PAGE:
Structure and Bonding:  Diprotic Acids and Amino Acids 

Let's consider the dissociation of diprotic acids and amino acids.  Here are the possible species produced from carbonic acid, H2CO3, an important buffer in blood.  The dissociation reactions are successive step-wise reactions.  The pKa is -logKa.  Why is Ka2 smaller than Ka1?

H2CO3   =    H+  +    HCO3      Ka1 =  4.45 x 10-7       pKa1 = 6.35

HCO3-   =   H+  +    CO3-2        Ka2 =  4.69 x 10-11      pKa2 = 10.33

 

H2CO3                                HCO3-                                    CO3-2

   

How is the speciation controlled by pH?  Click here to get an interactive Excel spreadsheet that will allow you to model the distribution of the various species.  You have seen this for monoprotic acids earlier.  This distribution diagram requires two pKa's be entered into the yellow boxes and shows an orange vertical line at a pH = 7.4, which is physiological pH.  Physiological pH is the pH found in normal blood and cellular fluids.

For the carbonic acid system, describe the distribution of species (fraction) at physiological pH.

        H2CO3  ________                HCO3-  ___________           CO3-2 _________

Can the carbonate ion occur when undissociated carbonic acid is present?

The pKa's values above are for carbonic acid in pure water.  Consider the values below which are for blood, essentially a 0.15M NaCl solution.  How do the acid dissociation constants change compared to water?

Ka1 =  1.10 x 10-6      pKa1 =  5.96                  Ka2 =  2.88 x 10-10      pKa2 =  9.54

For the carbonic acid system using the values in blood, describe the distribution of species (fraction) at physiological pH.

        H2CO3  ________          HCO3-  _________            CO3-2 _________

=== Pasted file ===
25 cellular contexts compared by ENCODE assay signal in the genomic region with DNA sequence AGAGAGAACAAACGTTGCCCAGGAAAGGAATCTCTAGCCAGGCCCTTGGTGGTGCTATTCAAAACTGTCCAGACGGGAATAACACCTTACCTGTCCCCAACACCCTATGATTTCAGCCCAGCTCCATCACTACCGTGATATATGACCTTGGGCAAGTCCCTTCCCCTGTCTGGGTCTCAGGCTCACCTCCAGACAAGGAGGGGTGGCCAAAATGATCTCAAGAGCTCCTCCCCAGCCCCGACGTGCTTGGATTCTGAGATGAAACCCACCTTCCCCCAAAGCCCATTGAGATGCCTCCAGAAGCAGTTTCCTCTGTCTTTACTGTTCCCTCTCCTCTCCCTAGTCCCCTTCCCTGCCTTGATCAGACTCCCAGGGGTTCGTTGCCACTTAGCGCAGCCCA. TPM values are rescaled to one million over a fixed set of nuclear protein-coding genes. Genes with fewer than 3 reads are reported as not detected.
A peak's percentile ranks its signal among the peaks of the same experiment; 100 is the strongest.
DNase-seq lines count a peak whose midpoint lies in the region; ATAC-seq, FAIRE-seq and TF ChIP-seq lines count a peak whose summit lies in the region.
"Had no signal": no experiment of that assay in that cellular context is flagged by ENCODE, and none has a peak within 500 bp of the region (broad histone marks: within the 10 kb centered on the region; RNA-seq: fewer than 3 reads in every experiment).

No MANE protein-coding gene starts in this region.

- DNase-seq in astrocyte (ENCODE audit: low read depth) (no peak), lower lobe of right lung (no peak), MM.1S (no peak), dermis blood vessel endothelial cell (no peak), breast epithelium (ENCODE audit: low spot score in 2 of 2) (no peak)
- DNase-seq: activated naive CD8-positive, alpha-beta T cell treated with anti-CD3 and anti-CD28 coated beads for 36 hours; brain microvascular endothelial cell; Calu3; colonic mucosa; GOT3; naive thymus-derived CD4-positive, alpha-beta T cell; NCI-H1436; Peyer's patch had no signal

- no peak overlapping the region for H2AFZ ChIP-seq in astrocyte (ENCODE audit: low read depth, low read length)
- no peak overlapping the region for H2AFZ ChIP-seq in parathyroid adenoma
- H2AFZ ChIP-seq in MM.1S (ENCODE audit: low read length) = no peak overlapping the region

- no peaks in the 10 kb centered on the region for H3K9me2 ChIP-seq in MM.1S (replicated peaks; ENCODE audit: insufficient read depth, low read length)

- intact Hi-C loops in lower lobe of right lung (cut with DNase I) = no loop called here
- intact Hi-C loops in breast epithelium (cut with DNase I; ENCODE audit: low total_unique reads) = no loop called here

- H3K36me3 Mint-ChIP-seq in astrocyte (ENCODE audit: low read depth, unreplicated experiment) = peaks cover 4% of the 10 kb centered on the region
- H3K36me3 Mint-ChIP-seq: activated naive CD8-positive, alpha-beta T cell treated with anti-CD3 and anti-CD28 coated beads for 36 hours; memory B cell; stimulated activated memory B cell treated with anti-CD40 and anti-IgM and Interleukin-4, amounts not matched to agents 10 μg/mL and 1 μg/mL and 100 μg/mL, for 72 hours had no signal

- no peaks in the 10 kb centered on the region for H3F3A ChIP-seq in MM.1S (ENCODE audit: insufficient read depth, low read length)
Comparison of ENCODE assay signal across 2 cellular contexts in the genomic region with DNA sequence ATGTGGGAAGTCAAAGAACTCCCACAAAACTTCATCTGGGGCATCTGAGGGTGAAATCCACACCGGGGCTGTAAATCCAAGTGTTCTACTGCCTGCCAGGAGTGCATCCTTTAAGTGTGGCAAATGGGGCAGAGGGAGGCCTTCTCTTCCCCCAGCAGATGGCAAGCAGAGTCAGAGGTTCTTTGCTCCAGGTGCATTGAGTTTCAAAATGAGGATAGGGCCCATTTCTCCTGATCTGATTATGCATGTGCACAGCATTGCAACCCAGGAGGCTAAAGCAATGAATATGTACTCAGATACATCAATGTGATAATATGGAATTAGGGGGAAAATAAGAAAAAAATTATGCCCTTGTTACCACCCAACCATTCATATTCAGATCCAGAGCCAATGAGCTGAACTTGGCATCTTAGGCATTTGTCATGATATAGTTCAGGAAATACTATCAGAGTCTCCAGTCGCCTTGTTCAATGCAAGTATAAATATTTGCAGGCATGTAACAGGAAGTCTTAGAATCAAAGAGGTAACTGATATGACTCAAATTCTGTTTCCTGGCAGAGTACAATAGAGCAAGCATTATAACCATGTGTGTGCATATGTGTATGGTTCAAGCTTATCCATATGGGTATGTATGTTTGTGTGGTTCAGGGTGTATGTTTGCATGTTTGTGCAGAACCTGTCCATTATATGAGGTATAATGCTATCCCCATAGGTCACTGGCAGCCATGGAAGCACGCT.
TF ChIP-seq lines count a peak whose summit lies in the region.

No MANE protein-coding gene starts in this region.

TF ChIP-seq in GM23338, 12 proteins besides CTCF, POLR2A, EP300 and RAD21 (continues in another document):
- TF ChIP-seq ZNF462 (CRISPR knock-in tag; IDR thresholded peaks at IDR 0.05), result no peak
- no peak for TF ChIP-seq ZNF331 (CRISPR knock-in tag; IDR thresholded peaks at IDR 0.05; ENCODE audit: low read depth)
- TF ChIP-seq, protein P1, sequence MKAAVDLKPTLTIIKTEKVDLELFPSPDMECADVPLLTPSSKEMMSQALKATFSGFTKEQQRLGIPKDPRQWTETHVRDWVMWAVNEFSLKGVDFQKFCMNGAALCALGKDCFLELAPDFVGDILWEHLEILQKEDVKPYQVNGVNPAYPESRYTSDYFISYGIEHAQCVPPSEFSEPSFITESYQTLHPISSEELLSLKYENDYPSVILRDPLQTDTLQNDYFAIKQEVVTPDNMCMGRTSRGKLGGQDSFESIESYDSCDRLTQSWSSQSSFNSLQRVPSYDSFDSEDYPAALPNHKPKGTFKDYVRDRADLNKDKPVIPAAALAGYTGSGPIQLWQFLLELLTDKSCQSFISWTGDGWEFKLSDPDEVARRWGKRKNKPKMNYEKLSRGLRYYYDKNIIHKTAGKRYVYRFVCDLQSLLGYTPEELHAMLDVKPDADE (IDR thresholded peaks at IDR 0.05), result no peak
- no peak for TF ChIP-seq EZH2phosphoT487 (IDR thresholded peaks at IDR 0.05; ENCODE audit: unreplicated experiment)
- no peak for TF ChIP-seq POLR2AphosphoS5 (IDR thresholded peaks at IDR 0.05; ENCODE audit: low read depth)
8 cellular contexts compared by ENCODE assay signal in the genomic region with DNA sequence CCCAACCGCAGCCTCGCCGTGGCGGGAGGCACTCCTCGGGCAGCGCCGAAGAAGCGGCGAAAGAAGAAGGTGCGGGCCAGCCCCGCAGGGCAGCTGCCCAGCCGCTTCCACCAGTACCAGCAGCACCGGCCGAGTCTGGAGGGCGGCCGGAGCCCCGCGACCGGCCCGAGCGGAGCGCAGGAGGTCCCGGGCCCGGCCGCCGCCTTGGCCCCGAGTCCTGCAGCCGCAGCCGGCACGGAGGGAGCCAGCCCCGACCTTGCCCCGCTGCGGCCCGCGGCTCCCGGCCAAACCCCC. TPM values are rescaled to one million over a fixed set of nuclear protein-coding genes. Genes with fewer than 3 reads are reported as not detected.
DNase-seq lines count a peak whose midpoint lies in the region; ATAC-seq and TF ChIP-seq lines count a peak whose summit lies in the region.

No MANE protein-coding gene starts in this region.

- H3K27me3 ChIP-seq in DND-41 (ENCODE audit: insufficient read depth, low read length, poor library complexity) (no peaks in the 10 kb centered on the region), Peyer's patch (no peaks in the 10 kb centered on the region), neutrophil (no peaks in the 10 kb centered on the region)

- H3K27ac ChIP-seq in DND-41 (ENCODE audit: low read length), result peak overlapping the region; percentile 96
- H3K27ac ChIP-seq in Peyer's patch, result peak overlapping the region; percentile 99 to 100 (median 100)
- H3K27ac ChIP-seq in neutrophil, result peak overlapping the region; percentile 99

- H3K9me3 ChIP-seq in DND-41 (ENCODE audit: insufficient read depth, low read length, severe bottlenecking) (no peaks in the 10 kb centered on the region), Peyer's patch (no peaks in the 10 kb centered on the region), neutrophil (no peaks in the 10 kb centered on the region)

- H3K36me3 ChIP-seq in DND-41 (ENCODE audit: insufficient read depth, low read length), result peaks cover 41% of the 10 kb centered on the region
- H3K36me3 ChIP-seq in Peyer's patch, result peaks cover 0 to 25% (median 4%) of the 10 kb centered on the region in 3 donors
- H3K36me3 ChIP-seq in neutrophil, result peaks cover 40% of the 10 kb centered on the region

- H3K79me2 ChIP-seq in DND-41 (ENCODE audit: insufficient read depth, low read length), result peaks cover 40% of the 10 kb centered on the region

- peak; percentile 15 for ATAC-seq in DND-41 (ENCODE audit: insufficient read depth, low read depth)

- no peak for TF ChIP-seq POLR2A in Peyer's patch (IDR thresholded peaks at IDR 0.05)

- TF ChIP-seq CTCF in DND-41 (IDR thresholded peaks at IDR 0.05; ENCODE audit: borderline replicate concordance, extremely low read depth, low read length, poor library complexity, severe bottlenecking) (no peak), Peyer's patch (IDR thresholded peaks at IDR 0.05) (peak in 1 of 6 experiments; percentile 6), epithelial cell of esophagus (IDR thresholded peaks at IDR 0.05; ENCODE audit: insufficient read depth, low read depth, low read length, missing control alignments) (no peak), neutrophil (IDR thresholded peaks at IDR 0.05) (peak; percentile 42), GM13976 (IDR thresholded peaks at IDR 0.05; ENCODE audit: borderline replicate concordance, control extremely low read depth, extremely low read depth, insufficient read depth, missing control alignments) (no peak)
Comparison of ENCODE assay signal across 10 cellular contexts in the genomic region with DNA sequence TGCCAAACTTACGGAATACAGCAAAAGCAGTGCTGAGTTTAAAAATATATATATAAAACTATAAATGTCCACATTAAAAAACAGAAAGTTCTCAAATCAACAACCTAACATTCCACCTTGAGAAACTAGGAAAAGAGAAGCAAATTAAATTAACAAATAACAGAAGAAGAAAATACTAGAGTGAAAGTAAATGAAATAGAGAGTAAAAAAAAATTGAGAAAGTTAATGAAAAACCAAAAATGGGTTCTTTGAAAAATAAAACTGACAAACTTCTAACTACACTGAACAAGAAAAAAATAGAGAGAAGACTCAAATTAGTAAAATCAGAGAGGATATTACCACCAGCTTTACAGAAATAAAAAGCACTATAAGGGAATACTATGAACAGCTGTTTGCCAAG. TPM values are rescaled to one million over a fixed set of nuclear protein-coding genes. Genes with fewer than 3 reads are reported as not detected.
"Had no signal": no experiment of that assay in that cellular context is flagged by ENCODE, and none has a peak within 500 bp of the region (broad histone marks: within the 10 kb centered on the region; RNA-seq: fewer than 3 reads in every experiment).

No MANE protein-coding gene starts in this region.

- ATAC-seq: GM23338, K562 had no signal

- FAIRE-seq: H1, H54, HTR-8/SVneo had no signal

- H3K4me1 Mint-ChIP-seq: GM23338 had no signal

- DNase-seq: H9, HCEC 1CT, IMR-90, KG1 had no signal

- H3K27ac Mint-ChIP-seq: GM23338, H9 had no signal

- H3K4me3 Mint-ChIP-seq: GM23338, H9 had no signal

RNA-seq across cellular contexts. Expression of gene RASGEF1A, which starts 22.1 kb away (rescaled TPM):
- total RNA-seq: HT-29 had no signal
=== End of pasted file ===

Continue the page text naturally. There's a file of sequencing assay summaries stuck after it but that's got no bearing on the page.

How did the distribution shift?  

How would carbonic acid behave in seawater, which is a 0.50 M NaCl solution?

Here are the various species of glycine.  View the structures and write their formulas and do not forget the charges.

   

___________                    ___________                    ___________

Which species of glycine above occurs at high pH?         at low pH?

Which species is "neutral" in charge?  Explain.

In amino acids remember we treat the -NH3+ as an acid, so here are the pKa's values for glycine.  Determine the distribution of species for glycine at physiological pH.

pKa1 =  2.35   for -COOH           pKa2 =  9.78     for -NH3+

H2A+  ________           HA  _________              A- _________

Most amino acids, except the ones with a third acid (or base) group (these need to be treated like triprotic acids), behave similar to glycine.  The pKa1's are between 2-3 and pKa2's are between 9-10.  What is the typical form of glycine and most amino acids at physiological pH?

The dissociation constants for acids, or bases for that matter, increase as the salt content or ionic strength increases.  This is known as the salt effect and is due to increased interactions between the ions in solution.

Data from C.G. Enke, The Art and Science of Chemical Analysis, John Wiley and Sons, Inc (2001).

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